Our Native Communities and Environmental Justice Program continues the strong connections that Colorado Law has developed over decades with Native communities throughout the West. The Getches-Wilkinson Center continues to strengthen those connections through research, service, and teaching. Professor Sarah Krakoff directs the Program. Here are two examples of our ongoing work:
Acequia Assistance Project
Acequia is an Arabic word that means “water bearer.” An acequia is a physical irrigation system – a ditch, but it is also describes a philosophy about water and community, the philosophy that water is so essential to life that it must be shared. This philosophy shapes the Southern Colorado watersheds in which acequias are found and has created a resilient natural and cultural system. Acequia is an Arabic word that means “water bearer.” An acequia is a physical irrigation system – a ditch, but it is also describes a philosophy about water and community, the philosophy that water is so essential to life that it must be shared. This philosophy shapes the Southern Colorado watersheds in which acequias are found and has created a resilient natural and cultural system. Acequias are found in four of Colorado’s poorest counties: Costilla, Conejos, Huerfano, and Las Animas. To a small-scale farmer, water is wealth – the means by which you support your family and the means by which you participate in your community.
While acequias are legally treated as any other water right within the prior appropriation system, their governance system makes them unique. For example, in times of water scarcity, ditches cooperate to ensure an equitable distribution of water, or when that is not physically possible, a sharing of fields. As we look to the future, acequias will offer an interesting model of alternative water administration and use. However, in order for acequias to remain viable, the acequia community must first address some key challenges. For generations, acequias have operated informally – with many remaining unincorporated and without bylaws.
The Acequia Assistance Project is providing valuable resources to the Acequias by developing a handbook to serve as a reference to Acequia irrigators, as well as coordinating pro bono legal representation to endure that they understand their Colorado water rights and the options that they now have under Colorado's 2009 Acequia Recognition Law.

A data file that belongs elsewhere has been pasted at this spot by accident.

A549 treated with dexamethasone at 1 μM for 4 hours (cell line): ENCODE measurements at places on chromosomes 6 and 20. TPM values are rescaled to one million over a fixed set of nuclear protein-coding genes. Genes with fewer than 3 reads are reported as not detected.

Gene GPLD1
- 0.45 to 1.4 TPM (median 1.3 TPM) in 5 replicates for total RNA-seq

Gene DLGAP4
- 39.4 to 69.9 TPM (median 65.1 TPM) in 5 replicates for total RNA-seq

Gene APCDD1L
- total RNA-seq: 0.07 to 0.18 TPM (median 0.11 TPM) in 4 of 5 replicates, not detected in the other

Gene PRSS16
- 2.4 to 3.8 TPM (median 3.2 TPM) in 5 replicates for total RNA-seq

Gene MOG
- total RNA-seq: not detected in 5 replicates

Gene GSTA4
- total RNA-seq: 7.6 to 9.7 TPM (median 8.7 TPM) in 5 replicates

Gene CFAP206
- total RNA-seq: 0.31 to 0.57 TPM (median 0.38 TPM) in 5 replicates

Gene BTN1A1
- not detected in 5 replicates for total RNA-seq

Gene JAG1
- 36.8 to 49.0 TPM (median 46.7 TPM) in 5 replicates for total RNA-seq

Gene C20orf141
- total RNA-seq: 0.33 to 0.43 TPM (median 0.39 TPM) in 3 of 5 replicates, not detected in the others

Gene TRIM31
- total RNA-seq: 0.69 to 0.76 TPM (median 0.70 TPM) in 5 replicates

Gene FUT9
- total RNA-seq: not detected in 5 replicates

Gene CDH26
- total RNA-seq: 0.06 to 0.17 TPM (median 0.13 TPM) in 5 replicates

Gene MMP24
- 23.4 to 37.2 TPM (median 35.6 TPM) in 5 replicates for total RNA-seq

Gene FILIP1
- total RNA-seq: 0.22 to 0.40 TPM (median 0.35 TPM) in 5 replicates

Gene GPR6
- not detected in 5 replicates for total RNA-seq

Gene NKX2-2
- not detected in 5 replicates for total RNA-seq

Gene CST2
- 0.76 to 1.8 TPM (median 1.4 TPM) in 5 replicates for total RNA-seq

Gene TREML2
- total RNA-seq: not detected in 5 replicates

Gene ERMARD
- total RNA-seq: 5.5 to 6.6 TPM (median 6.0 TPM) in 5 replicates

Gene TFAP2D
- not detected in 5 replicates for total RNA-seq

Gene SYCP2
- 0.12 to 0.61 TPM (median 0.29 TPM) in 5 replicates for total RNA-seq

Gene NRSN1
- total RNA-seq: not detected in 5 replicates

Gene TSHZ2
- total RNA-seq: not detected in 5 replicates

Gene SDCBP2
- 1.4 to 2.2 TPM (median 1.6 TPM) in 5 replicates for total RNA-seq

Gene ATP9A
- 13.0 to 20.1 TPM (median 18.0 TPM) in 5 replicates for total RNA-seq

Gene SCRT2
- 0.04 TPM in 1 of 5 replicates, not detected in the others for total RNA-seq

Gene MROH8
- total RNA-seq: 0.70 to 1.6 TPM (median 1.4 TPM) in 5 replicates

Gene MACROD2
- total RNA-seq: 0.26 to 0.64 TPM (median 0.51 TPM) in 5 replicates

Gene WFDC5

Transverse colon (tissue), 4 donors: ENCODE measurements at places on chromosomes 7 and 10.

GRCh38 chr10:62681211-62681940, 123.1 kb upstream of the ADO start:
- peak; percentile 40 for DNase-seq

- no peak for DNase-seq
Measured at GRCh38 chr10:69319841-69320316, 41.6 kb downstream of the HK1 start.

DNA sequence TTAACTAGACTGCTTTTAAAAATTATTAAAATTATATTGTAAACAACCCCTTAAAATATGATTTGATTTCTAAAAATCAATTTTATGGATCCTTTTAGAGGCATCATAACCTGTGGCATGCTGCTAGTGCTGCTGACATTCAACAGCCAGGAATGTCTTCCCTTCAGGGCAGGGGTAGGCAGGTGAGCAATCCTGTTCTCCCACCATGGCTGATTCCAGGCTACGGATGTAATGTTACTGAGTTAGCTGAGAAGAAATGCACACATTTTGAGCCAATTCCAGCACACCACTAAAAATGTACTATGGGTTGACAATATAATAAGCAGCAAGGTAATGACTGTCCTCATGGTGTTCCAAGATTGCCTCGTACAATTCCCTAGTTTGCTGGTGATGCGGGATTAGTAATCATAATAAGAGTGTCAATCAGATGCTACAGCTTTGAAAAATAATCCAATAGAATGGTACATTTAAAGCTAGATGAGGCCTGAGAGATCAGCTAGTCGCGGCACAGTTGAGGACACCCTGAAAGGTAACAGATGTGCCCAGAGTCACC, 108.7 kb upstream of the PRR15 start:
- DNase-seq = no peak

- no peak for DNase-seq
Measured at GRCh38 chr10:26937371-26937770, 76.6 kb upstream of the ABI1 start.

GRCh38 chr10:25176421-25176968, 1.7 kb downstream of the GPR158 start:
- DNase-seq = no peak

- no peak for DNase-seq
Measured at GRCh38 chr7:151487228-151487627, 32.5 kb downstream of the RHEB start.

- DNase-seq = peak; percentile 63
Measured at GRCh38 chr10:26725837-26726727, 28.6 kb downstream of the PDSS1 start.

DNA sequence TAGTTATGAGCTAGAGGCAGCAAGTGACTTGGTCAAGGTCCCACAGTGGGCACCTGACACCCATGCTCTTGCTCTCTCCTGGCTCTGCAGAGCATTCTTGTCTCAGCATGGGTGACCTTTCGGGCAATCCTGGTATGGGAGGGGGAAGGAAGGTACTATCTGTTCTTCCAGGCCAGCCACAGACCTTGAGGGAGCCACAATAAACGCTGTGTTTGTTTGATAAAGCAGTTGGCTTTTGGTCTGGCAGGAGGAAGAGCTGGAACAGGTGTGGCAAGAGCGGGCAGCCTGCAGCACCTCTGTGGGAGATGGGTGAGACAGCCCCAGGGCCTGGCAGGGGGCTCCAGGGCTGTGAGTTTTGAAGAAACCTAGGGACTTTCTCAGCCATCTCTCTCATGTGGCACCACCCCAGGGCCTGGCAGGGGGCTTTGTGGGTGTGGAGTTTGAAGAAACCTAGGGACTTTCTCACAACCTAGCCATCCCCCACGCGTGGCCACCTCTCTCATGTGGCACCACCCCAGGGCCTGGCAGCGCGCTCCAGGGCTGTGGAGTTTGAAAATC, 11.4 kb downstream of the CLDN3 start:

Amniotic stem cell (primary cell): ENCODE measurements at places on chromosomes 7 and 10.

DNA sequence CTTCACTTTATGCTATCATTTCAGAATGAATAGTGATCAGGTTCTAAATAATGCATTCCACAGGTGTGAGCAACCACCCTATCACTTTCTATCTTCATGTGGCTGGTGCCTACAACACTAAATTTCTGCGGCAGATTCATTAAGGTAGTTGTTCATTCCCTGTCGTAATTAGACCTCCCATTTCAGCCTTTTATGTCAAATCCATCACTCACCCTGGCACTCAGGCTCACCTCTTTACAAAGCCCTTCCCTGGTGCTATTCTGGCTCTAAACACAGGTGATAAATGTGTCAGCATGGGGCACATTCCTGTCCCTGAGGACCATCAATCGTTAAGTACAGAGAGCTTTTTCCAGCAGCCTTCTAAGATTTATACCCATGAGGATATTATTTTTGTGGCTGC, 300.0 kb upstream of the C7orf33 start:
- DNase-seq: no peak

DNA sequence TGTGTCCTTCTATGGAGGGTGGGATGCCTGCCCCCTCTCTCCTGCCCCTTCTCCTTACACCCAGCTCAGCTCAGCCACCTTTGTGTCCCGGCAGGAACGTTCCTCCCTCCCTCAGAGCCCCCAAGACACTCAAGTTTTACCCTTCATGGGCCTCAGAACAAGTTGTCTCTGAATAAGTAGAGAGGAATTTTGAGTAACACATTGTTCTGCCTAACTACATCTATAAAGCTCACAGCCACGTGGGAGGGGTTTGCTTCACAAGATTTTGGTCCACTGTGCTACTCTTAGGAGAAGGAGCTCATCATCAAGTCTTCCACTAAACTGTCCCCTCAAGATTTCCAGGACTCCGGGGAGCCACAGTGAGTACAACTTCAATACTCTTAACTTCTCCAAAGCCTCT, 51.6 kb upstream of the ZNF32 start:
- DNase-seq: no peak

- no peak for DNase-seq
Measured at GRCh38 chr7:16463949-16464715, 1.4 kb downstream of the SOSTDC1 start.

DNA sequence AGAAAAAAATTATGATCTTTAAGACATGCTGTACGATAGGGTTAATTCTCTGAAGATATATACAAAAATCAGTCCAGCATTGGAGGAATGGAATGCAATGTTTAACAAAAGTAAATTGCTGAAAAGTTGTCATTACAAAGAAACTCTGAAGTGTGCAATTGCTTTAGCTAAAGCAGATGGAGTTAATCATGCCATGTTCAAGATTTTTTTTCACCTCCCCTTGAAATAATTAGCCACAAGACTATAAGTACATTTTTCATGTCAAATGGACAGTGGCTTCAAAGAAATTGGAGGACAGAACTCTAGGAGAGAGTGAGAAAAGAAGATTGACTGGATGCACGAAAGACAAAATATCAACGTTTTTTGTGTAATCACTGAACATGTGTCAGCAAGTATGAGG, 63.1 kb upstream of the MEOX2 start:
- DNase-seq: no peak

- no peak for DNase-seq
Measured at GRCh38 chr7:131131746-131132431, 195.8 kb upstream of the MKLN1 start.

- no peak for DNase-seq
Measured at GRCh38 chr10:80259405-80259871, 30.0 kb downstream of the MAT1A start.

Intertribal Salmon Treaty
In the Pacific Northwest, the Federal District Court has retained continuing jurisdiction in U.S. v. Washington, the 1974 decision that, among many other things, awarded the treaty tribes in the Puget Sound area 50% of the salmon runs. Today, most of the filings involve intertribal disputes over fisheries. The tribes would like, rather than going federal court, to resolve these disputes under their own sovereignty and traditions. At a general meeting of all 20 tribes in March 2011, the tribes established a work group of tribal chairs to develop an alternative system. Professor Charles Wilkinson was brought in as facilitator.
The work group has been very active and the tribes are close to adopting an alternative dispute resolution system of their own making to handle all or nearly all of these disputes. The system would include high-level, council-to-council sessions, usually held in traditional longhouses. If adopted, the system would be memorialized by a formal treaty signed by all 20 tribes.
Climate Change Mitigation and Adaptation Assistance
American Indian nations will suffer some of the more severe impacts from climate change, notwithstanding that they have contributed little to global greenhouse gas emissions. Colorado Law faculty, research fellows and students have been drafting climate change mitigation and adaptation reports based on regional information, and have been reaching out to tribal environmental and natural resources managers to provide research and assistance. An interdisciplinary team of researchers, including Julie Teel, Karen Cozzetto, and Julie Nania has constructed a database on climate change and drought resources, and has also produced particularized drought analyses for the Navajo Nation. In spring 2013, Sarah Krakoff and Julie Nania will co-teach a seminar on renewable energy development on the Navajo Nation, a course designed to provide targeted guidance to the Navajo Nation’s executive branch. In addition, Professor Krakoff published an article in a peer-reviewed journal on tribes and climate adaptation. (Radical Adaptation, Justice, and American Indian Nations, 4 Environmental Justice 207 (2011)).